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Superregnum: Eukaryota
Regnum: Animalia
Subregnum: Eumetazoa
Cladus: Bilateria
Cladus: Nephrozoa
Superphylum: Deuterostomia
Phylum: Chordata
Cladus: Craniata
Subphylum: Vertebrata
Infraphylum: Gnathostomata
Superclassis: Tetrapoda
Cladus: Reptiliomorpha
Cladus: Amniota
Classis: Reptilia
Cladus: Eureptilia
Cladus: Romeriida
Subclassis: Diapsida
Cladus: Sauria
Infraclassis: Lepidosauromorpha
Superordo: Lepidosauria
Ordo: Squamata
Subordo: Serpentes
Infraordo: Henophidia

Familia: Pythonidae
Genus: Morelia
Species (6): M. azurea – M. bredli – M. carinata – M. imbricata – M. spilota – M. viridis
Name

Morelia Gray, 1842

Synonyms

Morelia Gray, 1842
Chondropython Meyer, 1874
Australiasis]] Wells & Wellington, 1984
Nyctophilopython]] Wells & Wellington, 1985
Montypythonoides]] Smith & Plane, 1985
Lenhoserus]] Hoser, 2000
Jackypython]] Hoser, 2009 (unavailable name)

Original status: valid subgenus of Morelia
Gender: masculine
Type species: Python carinatus Smith, 1980
Fixation: original designation [p. 23] [and monotypy]

References

Schleip, W.D.; O'Shea, M. 2010: Annotated checklist of the recent and extinct pythons (Serpentes, Pythonidae), with notes on nomenclature, taxonomy, and distribution. ZooKeys, 66: 29–79. ISSN: 1313-2970 (online) ISSN: 1313-2989 (print) DOI: 10.3897/zookeys.66.683
Kaiser, H., Crother, B.I., Kelly, C.M.R., Luiselli, L., O'Shea, M., Ota, H., Passos, P., Schleip, W. & Wüster, W. 2013: Best practices: in the 21st century, taxonomic decisions in herpetology are acceptable only when supported by a body of evidence and published via peer-review. Herpetological Review, 44: 8–23. [1]

Vernacular names
Deutsch: Rautenpythons
日本語: オマキニシキヘビ属

Morelia is a genus of large snakes in the family Pythonidae found in Indonesia, New Guinea, and throughout Australia. Currently, up to eight species are recognized.[3]

In general, these snakes are arboreal to semiarboreal, spending much of their lives in the forest canopy. Although exceptions occur, most attain adult lengths of 2–3 m (6.6–9.8 ft).

Geographic range

Species are found from Indonesia in the Maluku Islands, east through New Guinea, including the Bismarck Archipelago and in Australia.[1]
Species

Seven species are recognized:[4]

Species[3] IUCN Status[5] Taxon author[3] Subsp.*[3] Common name Geographic range[1]
M. azurea (Meyer, 1874) 2 Green tree python, southern green python Papua New Guinea (Biak, Numfor and Supiori in the Schouten Islands group of Cenderawasih Bay)
M. bredli

Morelia bredli3 - Christopher Watson.jpg

(Gow, 1981) 0 Bredl's python; Centralian python Australia, in the mountains of southern Northern Territory
M. carinata

Morelia-Carinata.jpg

(L.A. Smith, 1981) 0 Rough-scaled python Australia, northwestern Western Australia in the lower sections of the Mitchell and Hunter rivers, just inland from the coast
M. imbricata
 Morelia spilota imbricata 4.jpg
(L.A. Smith, 1981) 0 Southern carpet python New Guinea, Australia (New South Wales, Northern Territory, Queensland, South Australia, Victoria, Western Australia)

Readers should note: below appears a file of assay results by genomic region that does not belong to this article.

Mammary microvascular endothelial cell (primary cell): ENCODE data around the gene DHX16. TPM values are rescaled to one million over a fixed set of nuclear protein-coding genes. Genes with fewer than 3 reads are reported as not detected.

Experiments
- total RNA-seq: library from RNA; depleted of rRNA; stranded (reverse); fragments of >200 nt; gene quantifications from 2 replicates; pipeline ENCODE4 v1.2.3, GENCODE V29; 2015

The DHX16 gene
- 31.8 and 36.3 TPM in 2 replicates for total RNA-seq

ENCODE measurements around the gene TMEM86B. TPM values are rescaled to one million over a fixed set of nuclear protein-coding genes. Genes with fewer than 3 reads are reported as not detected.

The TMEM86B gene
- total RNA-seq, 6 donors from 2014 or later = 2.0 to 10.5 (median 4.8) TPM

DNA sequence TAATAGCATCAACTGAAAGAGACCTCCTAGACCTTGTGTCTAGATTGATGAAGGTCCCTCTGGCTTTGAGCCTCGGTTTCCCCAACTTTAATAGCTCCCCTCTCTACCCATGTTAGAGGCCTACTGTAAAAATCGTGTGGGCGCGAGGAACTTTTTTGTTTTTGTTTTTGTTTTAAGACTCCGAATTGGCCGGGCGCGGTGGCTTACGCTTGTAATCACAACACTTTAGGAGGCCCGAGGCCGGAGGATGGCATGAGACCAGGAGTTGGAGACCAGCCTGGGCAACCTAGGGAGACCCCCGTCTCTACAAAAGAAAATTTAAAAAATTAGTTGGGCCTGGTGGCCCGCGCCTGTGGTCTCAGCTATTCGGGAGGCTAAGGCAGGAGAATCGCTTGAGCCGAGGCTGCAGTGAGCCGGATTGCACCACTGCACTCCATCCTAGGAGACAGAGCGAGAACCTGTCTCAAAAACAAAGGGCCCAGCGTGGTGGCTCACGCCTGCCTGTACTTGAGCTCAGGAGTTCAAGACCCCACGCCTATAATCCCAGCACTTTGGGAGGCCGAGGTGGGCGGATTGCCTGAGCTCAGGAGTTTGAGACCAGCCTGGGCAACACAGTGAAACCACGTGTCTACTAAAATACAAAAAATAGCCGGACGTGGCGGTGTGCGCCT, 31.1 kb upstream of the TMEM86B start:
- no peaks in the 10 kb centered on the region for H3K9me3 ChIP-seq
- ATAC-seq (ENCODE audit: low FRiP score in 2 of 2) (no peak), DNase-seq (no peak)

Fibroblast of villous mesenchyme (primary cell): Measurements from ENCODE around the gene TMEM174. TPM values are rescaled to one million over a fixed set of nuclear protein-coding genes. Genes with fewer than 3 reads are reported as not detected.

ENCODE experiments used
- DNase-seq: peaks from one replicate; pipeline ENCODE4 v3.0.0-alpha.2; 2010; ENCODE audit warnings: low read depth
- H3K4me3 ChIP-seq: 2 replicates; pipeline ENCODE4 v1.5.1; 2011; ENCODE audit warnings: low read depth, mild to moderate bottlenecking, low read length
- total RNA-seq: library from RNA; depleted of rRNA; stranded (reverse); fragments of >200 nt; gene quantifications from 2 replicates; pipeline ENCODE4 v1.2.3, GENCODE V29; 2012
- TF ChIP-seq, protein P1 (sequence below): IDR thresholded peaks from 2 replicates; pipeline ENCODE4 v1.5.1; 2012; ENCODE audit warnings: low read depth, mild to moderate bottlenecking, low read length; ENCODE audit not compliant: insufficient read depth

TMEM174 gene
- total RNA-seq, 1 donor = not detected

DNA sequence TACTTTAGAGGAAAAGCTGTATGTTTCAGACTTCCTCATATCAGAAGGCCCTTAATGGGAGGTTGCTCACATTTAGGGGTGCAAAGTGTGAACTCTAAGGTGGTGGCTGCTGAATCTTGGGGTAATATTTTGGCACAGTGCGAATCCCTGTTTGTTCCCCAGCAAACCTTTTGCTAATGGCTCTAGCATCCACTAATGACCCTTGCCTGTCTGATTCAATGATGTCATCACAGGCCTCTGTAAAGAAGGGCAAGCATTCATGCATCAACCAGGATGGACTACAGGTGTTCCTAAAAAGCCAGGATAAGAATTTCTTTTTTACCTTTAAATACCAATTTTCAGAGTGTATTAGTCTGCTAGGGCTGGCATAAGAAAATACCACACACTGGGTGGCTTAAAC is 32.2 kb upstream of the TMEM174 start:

M. spilotaT

Morelia spilota variegata.jpg

LC[6]
LR/nt[7]
(Lacépède, 1804) 5 Carpet python; diamond python Indonesia (southern Western New Guinea in Merauke Regency), Papua New Guinea (southern Western Province, the Port Moresby area of Central Province and on Yule Island) and Australia (excluding much of the center and north west of the country)
M. viridis Morelia-viridis edit1.jpg LC[8] (Schlegel, 1872) 0 Green tree python Indo/Papuan: Indonesia (Misool, Salawati, Aru Islands, Schouten Islands, most of Western New Guinea), Papua New Guinea (including nearby islands from sea level to 1,800 m elevation, Normanby Island and the d'Entrecasteaux Islands)

Australian: Queensland along the east coast of the Cape York Peninsula

M. riversleighensis (Smith and Plane, 1985) 0 n/a Extinct, remains found in Queensland, Australia

*) Not including the nominate subspecies
T) Type species.[1]
Hybrids

Morelia spilota X viridis[citation needed]

References

McDiarmid RW, Campbell JA, Touré T. (1999). Snake Species of the World: A Taxonomic and Geographic Reference, vol. 1. Herpetologists' League. 511 pp. ISBN 1-893777-00-6 (series). ISBN 1-893777-01-4 (volume).
Scanlon, J.D. (2001). "Montypythonoides revisited: the Miocene snake Morelia riversleighensis (Smith and Plane, 1985) and the question of pythonine origins". In Hand, S.J.; Laurie, J.R. (eds.). Riversleigh Symposium 1998: Proceedings of a Research Symposium on Fossils from Riversleigh and Murgon, Queensland, held at the University of New South Wales, December, 1998. Memoirs of the Association of Australasian Palaeontologists 25. pp. 1–35.
"Morelia". Integrated Taxonomic Information System. Retrieved 10 September 2007.
Morelia at the Reptarium.cz Reptile Database. Accessed 1 January 2020.
International Union for Conservation of Nature and Natural Resources. "IUCN Red List of Threatened Species".
Shine R.A. & Allison, A. (2010). "Morelia spilota". IUCN Red List of Threatened Species. 2010. Retrieved 28 March 2014.
Australasian Reptile & Amphibian Specialist Group (1996). "Morelia spilota ssp. imbricata". IUCN Red List of Threatened Species. 1996. Retrieved 28 March 2014.
Auliya, M.; Shine R.A. & Allison, A. (2010). "Morelia viridis". IUCN Red List of Threatened Species. 2010: e.T177524A7449431. doi:10.2305/IUCN.UK.2010-4.RLTS.T177524A7449431.en. Retrieved 15 January 2018.

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